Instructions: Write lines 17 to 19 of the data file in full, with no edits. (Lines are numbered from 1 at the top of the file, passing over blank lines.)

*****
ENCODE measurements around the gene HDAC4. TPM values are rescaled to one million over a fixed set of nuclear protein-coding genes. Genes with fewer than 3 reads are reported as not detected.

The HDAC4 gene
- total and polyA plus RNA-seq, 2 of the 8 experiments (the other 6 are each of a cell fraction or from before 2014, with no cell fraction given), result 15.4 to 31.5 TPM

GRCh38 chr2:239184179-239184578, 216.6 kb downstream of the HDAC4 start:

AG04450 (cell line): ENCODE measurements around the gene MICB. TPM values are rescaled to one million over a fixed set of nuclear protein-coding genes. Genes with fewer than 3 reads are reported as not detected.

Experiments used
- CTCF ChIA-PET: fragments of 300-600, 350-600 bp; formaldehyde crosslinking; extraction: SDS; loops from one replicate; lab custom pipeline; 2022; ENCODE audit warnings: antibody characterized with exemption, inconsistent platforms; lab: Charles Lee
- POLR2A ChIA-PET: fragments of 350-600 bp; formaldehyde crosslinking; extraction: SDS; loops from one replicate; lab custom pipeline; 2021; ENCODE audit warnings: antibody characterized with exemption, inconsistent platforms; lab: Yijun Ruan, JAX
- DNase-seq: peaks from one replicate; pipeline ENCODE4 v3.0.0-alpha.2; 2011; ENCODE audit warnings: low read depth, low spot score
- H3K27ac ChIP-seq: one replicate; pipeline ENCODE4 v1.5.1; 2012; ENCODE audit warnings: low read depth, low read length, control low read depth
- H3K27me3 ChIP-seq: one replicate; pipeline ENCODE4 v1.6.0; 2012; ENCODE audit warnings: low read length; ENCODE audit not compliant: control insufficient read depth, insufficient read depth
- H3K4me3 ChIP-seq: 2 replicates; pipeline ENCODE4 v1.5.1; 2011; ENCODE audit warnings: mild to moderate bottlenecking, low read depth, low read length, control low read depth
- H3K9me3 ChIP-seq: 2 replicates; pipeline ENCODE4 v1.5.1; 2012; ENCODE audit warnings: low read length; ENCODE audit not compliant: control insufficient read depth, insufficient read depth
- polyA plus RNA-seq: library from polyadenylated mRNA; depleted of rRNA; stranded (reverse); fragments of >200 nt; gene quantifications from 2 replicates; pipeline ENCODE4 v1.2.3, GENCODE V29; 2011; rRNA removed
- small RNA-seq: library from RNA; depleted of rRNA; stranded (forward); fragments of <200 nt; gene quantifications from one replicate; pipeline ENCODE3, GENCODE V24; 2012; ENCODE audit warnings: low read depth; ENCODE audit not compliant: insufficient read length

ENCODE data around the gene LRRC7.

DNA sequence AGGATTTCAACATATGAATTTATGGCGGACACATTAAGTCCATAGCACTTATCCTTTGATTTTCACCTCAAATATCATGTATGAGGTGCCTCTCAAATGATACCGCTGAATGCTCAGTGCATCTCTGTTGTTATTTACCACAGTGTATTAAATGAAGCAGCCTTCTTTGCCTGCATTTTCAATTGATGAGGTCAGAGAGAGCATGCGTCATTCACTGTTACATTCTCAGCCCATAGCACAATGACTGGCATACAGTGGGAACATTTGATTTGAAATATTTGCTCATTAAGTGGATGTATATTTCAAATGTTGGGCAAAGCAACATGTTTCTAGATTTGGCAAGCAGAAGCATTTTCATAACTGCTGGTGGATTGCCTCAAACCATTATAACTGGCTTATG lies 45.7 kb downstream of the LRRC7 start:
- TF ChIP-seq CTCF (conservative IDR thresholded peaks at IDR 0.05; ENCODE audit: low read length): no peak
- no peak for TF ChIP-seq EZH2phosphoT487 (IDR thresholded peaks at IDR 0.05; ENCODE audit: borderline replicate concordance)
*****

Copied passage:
DNA sequence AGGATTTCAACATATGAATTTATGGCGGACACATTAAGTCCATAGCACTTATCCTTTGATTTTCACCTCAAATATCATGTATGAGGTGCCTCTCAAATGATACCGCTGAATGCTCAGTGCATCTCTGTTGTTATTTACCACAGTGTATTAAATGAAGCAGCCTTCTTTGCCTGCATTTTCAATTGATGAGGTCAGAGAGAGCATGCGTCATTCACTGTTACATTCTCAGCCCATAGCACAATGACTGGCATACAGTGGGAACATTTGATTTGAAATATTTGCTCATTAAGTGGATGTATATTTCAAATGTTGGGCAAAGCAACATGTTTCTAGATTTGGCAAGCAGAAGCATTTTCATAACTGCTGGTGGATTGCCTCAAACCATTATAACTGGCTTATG lies 45.7 kb downstream of the LRRC7 start:
- TF ChIP-seq CTCF (conservative IDR thresholded peaks at IDR 0.05; ENCODE audit: low read length): no peak
- no peak for TF ChIP-seq EZH2phosphoT487 (IDR thresholded peaks at IDR 0.05; ENCODE audit: borderline replicate concordance)